I love a cute bag and I (obviously) love to wear handknits, but until recently I hadn’t combined the two. Knitted fabric is soft and floppy, which is lovely to wear, but not so ideal for a bag that will stretch out of shape! So whilst I’d loved the idea of a knitted bag, I hadn’t thought of a solution that didn’t involve lining. Until… I was messing around with a swatch, added a knitted tuck (one of my favourite details ever), and had an AHA moment. Poke something through the tuck! Something sturdy! I can’t say I often look in the garage for knitting project supplies but on this occasion, plastic cable ties tucked away with the Christmas decorations did the job perfectly. My excitement levels over those pieces of plastic were somewhat ridiculous but it seemed like the perfect solution to a problem I’d been scratching my head over for a while. It worked perfectly, and here we are.
Meet the cutest yet sturdiest knitted bag you ever did see. Thanks to plastic cable ties hidden inside neat tucks, the Boulevard Bag holds its shape perfectly without the need for a lining. It’s a robust little thing!
Scroll down for details and to purchase the Boulevard Bag knitting pattern
If you follow me on Instagram or YouTube you’ll have seen that the Boulevard bag joined my friend Kyliana and I on our recent yarny trip to Copenhagen. It made the perfect city break companion – enough space to carry lots of bits and bobs during the day, but looks pretty as an evening bag too. I like wearing mine fairly high across the body, but you could easily make the strap longer for a more traditional crossbody or shorter as a little shoulder bag.
The Boulevard Bag knitting pattern is designed to work in all manner of yarn combinations. It works great as a stashbuster using various strands of scraps held together, like in the pink sample above. I used 4 strands of stash yarn at once, which made for a super dense fabric with an interesting texture. On the other hand, it can be a nice opportunity to use a special skein of fluffy or loopy yarn like the undyed boucle used in my white sample. Or use something novelty like fun fur, glitter, or anything as ridiculous as you like!
test knitter roundup
I always love working with test knitters, but on this occasion it was especially fun to see how the bags knit up in so many different yarn combinations! The general theme is ‘grab a handful of random stash yarns and see what happens’ 😂 Thank you so much to all my wonderful testers!
YARN A: chunky weight yarn, OR a combination of yarns that adds up to chunky weight (see Notes on choosing yarn). Approx 85-90m per yarn for main bag. Sample used 1 strand of Bluefaced Undyed Yarns Chunky Mohair loop (88% kid mohair, 8.4% wool, 3.6% nylon, 100m per 100g skein) held together with 1 strand of Fyberspates Cumulus (74% baby suri alpaca, 26% silk, 150m per 25g ball) in shade Natural.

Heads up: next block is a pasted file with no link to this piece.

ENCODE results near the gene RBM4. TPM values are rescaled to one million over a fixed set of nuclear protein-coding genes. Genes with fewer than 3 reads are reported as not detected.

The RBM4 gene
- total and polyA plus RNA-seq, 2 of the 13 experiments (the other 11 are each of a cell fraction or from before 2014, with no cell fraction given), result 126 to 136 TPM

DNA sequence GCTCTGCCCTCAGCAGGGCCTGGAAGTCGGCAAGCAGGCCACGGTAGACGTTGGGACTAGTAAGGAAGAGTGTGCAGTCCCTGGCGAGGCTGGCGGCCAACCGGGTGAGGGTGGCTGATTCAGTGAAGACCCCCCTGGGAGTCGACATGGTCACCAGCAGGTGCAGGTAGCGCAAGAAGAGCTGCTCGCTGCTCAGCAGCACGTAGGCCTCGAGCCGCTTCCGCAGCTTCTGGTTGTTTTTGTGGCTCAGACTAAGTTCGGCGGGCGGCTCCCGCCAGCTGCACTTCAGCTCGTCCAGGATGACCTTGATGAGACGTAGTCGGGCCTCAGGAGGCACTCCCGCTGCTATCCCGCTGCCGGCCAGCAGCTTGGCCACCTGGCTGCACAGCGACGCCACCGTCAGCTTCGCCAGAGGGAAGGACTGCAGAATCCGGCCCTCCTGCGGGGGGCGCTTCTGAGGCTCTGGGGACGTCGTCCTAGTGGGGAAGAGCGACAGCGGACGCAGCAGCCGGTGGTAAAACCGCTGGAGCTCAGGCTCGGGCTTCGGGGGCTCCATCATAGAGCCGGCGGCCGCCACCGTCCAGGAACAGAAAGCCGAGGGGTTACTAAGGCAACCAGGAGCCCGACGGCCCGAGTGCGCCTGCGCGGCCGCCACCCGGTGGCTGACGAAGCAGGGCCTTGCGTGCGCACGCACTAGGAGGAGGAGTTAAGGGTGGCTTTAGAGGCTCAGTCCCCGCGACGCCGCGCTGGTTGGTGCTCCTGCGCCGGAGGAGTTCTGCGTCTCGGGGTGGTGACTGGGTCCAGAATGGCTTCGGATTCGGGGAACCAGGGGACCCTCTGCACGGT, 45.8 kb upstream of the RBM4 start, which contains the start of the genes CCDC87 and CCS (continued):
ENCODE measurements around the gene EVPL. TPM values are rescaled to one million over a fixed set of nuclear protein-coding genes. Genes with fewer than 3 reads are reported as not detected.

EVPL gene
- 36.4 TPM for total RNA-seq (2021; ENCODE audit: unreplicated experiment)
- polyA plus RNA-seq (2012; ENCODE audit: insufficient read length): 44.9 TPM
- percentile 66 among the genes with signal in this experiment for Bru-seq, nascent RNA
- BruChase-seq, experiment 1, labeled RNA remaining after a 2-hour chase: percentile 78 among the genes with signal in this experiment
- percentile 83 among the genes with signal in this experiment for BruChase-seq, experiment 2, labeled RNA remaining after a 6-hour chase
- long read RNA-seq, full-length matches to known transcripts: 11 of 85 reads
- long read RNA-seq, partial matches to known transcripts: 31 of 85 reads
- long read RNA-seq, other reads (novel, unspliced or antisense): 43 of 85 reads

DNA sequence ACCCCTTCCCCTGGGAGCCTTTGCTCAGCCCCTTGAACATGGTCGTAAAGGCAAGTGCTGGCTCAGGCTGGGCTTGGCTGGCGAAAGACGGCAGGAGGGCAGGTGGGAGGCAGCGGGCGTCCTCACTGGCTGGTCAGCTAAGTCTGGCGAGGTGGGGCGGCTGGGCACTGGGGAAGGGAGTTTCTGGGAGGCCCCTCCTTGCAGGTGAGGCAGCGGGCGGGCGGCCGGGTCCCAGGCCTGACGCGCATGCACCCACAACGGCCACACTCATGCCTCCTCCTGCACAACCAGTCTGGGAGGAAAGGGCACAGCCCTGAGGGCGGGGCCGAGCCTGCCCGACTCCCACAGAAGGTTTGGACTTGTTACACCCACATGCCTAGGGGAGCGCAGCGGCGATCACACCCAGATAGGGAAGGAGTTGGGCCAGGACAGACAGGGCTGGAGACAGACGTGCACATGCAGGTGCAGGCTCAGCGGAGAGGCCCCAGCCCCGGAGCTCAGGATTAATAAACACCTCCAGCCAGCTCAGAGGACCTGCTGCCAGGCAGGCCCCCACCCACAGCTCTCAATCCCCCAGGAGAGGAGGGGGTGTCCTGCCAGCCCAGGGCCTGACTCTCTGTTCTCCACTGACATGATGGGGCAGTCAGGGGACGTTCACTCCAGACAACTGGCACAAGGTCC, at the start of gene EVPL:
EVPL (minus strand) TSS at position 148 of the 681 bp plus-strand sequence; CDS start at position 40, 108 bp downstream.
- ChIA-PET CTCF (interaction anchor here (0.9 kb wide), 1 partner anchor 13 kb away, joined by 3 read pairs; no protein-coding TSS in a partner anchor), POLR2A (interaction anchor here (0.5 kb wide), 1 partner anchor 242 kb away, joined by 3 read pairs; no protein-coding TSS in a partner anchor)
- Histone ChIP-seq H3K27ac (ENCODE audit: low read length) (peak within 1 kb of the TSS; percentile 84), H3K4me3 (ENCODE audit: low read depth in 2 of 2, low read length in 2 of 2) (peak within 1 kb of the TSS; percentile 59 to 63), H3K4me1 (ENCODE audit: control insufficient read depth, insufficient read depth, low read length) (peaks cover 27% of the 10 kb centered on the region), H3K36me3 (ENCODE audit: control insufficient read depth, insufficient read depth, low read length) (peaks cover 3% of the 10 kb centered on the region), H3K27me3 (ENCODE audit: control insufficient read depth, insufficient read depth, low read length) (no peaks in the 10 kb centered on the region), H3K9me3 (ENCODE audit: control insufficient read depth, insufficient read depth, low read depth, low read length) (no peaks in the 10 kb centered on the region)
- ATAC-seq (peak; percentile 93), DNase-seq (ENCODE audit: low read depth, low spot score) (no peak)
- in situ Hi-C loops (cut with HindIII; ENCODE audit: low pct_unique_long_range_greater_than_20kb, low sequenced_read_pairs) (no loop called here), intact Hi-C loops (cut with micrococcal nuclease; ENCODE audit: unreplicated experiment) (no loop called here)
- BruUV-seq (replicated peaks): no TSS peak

YARN B: aran weight cotton. Approx 85m. Sample shown used Rico Creative Cotton Aran (100% cotton, 85m per 50g) in shade Black.
GAUGE: 15 sts and 20 rows to 4 inches / 10 cm in stocking stitch. Suggested size 4mm.
NEEDLES & NOTIONS: 4mm needles of any length // Zipper (approx 10” / 25 cm // Cable ties (aka zip ties) for structure. Sample used 12 cable ties of width 4.8mm and length 380mm. You will also need matching sewing thread, a tapestry needle (for weaving in ends) and a sewing needle (for assembling bag).
SIZING: finished bag measures approx 10.5” / 27 cm wide and 5.5” / 14cm deep.
CHOOSING YARN: For the white sample, I used 1 strand of chunky boucle held with 1 strand of alpaca (linked below). On a 4mm needle, this knit up to a dense yet flexible fabric.
For the pink sample, I used 1 strand of DK weight cotton, 1 strand of DK weight mohair, 1 strand of laceweight mohair, and 1 strand of alpaca all held together. On a 4mm needle, this knit up to an extremely dense fabric (literally like carpet), that made for a slow knitting process but a very sturdy bag. I used 2 strands of DK cotton held together for the strap.
There is lots of flexibility with yarn choices for this design, depending how firm you’d like the fabric. It could be knit with oddments of random yarns held together, using a regular boucle, or all kinds of fun yarns. I would definitely recommend using a fluffy / textured / loopy yarn of some description as these yarns ‘compress’ whilst on the needles then ‘expand’ to fill the gaps.
CHOOSING NEEDLES: 4mm needles are suggested for this pattern, which may seem extremely small for chunky weight yarn but is necessary to create the dense fabric. Gauge isn’t too critical so long as your bag isn’t too big for your zipper, but it is important to have a firm fabric.
CONSTRUCTION: The Boulevard bag is worked in 3 pieces: 2 identical bag halves, and 1 strap. Short rows and decreases are used to create the 3D shape of the bag, and the two halves are joined with a 3 needle bind off along the centre of the gusset.
Tucks are used to create channels through which reinforcements are inserted. Samples used plastic cable ties for this purpose, but other strong yet flexible items (such as corset boning) could also work.
The strap is worked in double knitting, which creates a strong & reversible fabric. Once all 3 components are knitted and the ends woven in, the zipper is handstitched in using matching sewing thread. The strap is then sandwiched between the gusset and the top of the bag and handstitched into place. The pattern includes a video tutorial for assembling the bag.
Lily Kate x